Hibiscus Gives Hope in a Dry Summer

The summer continues to produce a few flowers and a lot of complaints.  We complain because we are so incredibly dry.  When we moved to Montrose and began our garden, I decided to try to make a garden without an irrigation system and without watering the beds in between rains.  My solution is to plant them shortly before a rain, to spread mulch over the surface of the beds after we plant, and to hand water the new plants for a week or so.  This year has been a challenge.  We planted when the weather forecasters led us to believe we would receive rain within a day or two.  Alas, we have not had a good rain for weeks now.  Dark clouds appear in the late afternoon sky and seem to vanish over Hillsborough.  Some of our most reliable plants, which bloom without our adding water, include hibiscus, both  chance seedlings and the ones we planted years ago.  They look as good as if we had watered them daily.  The surprise about this is that most hibiscus have the reputation for craving water.  Our favorite,  H. dasycalyx, never begs for water and has narrow leaves, a shaggy calyx, and creamy white flowers. This species seeds around in the garden; one of our best plants grows in one of our driest places—right in the middle of a gravel path in full sun.  Yes, Hillsborough soil is special!  We recently cut the dead limbs and removed most of the lowest branches from a large yew, a Canadian hemlock, and an unidentified corylopsis, which grow near the driveway.  Now we can walk under these large trees, see their structure, and look across the bed to the center of the circle garden.  Our next challenges are to remove the ivy and poison ivy, which grew in their shade. That will be my job for I am the lucky one—not allergic to poison ivy!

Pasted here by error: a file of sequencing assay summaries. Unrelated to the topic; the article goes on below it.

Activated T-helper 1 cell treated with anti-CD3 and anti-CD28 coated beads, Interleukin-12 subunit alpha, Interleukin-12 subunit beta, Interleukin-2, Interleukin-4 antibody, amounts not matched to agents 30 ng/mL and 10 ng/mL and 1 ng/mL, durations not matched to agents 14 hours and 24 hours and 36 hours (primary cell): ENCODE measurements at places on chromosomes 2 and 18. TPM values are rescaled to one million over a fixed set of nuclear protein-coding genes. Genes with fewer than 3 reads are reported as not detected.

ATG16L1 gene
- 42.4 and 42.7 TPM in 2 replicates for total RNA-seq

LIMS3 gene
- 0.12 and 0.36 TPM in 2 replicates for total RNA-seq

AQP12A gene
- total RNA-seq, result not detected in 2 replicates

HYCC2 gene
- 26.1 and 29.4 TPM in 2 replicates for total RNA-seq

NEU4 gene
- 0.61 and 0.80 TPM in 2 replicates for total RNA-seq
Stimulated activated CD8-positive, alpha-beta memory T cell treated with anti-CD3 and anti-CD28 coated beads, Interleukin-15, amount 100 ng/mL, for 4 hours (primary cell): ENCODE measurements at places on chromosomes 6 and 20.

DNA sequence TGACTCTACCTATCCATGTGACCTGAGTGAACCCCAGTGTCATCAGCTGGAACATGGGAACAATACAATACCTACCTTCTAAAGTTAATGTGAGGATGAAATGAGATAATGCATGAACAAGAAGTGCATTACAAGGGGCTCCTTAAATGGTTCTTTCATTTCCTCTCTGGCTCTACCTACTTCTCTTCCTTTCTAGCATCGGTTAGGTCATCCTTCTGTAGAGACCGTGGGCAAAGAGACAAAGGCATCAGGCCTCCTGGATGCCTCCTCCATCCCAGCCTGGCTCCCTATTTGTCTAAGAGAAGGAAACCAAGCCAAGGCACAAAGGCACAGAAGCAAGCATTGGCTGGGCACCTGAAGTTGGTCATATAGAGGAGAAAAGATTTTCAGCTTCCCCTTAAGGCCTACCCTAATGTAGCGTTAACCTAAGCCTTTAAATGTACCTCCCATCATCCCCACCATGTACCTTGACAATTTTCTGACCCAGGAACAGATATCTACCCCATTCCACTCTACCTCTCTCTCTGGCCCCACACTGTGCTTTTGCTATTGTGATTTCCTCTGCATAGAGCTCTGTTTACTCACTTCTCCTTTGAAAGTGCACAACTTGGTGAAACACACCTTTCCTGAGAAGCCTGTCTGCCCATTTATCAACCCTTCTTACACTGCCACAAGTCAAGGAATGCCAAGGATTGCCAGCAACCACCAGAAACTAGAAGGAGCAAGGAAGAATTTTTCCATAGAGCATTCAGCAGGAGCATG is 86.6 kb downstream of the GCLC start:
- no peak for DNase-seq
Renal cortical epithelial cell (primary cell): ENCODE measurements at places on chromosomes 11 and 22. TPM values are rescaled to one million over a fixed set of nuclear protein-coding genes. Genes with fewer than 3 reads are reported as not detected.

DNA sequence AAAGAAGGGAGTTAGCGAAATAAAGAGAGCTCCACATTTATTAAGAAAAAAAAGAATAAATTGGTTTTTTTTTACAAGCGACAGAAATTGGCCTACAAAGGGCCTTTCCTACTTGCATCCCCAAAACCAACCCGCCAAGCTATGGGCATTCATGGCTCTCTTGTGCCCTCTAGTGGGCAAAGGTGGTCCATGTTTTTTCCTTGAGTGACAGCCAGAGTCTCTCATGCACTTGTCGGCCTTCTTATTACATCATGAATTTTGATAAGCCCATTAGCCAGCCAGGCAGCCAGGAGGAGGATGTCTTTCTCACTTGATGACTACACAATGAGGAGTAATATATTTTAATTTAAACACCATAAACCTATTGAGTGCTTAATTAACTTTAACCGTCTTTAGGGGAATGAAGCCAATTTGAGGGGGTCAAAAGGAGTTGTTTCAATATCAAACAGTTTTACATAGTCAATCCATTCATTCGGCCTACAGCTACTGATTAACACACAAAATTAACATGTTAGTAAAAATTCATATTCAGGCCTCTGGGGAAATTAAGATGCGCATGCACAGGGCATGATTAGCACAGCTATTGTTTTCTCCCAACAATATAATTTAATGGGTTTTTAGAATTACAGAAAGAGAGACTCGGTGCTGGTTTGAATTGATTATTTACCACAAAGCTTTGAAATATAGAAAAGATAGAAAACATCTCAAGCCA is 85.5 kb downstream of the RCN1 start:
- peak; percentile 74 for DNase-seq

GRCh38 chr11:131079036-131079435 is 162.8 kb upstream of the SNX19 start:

Hibiscus dasycalyx  blooming in the aster border

Hibiscus dasycalyx blooming in the aster border

Montrose Garden